Rabbi Y. OliverToday, the 16th day of Iyar, is the day that the mon, the food that fell from Heaven while the Jews travelled in the desert, began to fall (in 2448).
It is written that the mon would taste like whatever one wished, no matter what that taste was. If one wanted it to taste like chocolate pudding, or vanilla ice-cream, or hot peppers, he would sense that taste. From bitter to sweet and everything in between, it all depended on what the person wished to feel.
But what if he did not desire any taste at all? It would seem that then the mon was tasteless.
Sometimes a person complains that he lacks geshmak, enjoyment in serving Hashem. He davvens, learn Nigleh and Chassidus, performs Mitzvos, attends farbrengens, sings Chassidishe melodies, hears stories of Tzaddikim, and is still apathetic. He then raises a kasheh (challenging question) that he feels is of awesomely earth-shattering importance: “But I’m not inspired!” Then the person starts doubting: “It’s not working out; maybe it’s not for me, and I need to look elsewhere.”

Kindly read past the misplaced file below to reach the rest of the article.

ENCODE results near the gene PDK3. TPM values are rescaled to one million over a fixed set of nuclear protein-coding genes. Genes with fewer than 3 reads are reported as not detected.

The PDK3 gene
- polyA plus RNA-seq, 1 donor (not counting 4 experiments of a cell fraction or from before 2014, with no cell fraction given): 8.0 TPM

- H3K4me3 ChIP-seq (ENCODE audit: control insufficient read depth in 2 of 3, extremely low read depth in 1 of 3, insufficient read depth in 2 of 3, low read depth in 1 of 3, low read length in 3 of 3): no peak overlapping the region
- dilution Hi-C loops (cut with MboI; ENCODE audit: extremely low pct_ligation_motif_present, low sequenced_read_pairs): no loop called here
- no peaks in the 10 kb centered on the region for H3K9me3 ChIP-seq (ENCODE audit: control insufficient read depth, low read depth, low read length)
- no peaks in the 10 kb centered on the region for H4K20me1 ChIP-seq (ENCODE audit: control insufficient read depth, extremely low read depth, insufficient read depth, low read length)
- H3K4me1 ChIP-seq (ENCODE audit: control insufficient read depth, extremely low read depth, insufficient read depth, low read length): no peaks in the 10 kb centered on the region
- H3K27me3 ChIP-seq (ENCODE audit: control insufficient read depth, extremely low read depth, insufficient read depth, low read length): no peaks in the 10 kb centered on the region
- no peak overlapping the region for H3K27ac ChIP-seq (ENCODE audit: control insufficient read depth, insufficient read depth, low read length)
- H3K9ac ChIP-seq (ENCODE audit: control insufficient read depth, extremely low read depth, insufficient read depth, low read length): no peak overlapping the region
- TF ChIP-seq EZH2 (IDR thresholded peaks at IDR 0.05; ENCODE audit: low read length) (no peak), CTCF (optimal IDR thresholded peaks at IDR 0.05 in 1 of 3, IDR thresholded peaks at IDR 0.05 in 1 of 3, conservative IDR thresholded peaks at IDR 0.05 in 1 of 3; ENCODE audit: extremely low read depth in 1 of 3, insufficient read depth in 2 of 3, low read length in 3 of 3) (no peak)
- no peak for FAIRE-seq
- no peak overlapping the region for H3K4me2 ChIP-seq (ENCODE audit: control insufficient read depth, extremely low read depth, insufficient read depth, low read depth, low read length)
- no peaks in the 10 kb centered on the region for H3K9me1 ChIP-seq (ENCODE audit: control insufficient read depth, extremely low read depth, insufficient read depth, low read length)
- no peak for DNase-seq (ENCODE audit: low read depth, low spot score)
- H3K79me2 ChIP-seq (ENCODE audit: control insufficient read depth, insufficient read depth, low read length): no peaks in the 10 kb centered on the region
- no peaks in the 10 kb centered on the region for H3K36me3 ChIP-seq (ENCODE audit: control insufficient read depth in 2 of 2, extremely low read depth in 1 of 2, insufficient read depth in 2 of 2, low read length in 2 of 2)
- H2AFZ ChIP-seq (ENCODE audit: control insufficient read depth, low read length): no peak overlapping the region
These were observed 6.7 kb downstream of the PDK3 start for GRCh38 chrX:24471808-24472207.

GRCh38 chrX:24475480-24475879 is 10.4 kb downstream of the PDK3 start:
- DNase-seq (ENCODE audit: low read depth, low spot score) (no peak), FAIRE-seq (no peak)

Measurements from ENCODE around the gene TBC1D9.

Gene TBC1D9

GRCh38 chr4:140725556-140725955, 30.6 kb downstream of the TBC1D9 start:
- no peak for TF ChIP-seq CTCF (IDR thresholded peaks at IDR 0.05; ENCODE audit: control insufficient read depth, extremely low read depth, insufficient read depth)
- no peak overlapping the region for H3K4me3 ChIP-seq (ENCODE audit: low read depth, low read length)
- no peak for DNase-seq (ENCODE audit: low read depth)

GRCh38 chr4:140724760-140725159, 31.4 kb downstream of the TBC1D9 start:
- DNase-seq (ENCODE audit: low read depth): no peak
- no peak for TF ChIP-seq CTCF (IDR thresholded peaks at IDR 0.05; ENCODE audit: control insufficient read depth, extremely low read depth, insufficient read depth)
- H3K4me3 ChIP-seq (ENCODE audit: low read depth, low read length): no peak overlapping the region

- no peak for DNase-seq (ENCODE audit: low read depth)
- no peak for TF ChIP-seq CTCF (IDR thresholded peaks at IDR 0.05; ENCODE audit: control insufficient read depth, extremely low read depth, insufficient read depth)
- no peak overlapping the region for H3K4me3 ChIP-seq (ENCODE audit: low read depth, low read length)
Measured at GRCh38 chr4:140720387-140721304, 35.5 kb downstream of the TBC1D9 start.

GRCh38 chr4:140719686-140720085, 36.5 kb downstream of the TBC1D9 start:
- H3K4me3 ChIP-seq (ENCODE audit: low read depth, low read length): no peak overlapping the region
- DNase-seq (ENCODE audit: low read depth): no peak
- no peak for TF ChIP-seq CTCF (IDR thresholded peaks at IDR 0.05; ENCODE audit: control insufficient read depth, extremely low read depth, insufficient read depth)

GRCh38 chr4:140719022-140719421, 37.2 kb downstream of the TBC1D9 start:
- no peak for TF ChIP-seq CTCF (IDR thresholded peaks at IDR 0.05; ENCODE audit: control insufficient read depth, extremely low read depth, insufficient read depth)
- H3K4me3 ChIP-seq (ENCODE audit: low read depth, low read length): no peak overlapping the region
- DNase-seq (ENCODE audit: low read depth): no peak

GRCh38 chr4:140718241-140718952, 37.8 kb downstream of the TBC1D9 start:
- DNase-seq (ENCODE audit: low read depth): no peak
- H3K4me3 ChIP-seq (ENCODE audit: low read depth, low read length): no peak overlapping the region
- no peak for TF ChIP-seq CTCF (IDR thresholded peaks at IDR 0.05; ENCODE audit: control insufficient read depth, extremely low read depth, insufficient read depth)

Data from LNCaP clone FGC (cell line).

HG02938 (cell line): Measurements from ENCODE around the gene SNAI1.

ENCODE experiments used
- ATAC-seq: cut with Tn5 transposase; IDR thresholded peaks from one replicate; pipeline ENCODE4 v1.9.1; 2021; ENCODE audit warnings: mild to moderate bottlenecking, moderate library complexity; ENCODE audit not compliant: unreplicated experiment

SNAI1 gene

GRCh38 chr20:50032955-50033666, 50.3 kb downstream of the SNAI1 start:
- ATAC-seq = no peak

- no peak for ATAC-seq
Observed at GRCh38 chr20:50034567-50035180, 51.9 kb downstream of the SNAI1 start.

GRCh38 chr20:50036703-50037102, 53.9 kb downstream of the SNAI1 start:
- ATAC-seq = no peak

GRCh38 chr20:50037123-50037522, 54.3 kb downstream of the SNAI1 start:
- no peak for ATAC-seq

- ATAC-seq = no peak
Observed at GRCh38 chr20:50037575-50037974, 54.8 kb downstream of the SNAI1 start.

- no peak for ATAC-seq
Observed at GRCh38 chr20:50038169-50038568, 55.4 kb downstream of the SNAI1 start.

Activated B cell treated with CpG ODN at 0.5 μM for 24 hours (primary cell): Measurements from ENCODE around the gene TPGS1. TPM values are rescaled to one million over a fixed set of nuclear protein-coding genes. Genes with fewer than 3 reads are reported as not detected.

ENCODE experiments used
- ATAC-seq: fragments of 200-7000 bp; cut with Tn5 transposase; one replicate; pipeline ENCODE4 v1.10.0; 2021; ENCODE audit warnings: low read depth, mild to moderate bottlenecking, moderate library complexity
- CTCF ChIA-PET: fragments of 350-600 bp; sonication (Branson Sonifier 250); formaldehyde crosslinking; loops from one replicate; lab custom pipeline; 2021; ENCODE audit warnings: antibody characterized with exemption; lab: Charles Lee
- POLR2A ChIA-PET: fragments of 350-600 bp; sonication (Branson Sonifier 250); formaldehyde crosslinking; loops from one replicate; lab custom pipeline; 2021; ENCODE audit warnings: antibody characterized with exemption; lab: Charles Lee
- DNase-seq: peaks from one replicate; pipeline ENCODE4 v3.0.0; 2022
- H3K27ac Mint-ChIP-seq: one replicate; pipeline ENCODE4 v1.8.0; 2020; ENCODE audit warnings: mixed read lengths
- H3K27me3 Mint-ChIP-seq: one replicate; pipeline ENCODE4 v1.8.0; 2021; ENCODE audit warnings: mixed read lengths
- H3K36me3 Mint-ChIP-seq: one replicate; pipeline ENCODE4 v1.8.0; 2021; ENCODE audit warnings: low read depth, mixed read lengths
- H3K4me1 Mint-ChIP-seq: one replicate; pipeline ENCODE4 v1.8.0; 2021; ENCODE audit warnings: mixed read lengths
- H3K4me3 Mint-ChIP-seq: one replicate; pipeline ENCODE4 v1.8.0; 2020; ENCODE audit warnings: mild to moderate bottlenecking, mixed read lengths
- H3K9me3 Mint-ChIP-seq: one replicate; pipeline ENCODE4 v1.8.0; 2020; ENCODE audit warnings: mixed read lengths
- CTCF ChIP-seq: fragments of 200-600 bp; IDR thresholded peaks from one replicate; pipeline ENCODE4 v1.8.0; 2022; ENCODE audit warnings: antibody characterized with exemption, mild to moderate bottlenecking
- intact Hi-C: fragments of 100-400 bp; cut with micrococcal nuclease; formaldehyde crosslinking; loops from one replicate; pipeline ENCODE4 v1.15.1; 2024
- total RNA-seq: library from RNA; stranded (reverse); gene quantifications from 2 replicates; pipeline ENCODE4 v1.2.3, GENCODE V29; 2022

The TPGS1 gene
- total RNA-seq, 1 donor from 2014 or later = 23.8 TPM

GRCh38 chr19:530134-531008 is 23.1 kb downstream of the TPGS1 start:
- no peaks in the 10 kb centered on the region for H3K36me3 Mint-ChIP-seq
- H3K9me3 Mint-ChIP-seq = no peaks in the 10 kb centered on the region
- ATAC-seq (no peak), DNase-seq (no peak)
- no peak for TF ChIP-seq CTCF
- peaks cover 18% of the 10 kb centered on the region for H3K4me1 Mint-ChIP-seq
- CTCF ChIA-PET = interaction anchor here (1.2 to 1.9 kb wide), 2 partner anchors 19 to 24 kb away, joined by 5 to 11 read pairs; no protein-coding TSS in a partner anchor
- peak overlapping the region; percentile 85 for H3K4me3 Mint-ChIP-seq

But in fact, the person has no one to blame but himself and his attitude. Serving Hashem is inspiring, and is able to create the most intense and fulfilling pleasure possible (see the aphorism of Reb Hillel Paritcher mentioned here). The real reason that none of these things are affecting him is simply that he doesn’t truly want them to.
When he genuinely desires and seeks inspiration, he will surely find it, for we have been assured that one who toils will find (Megillah 6b).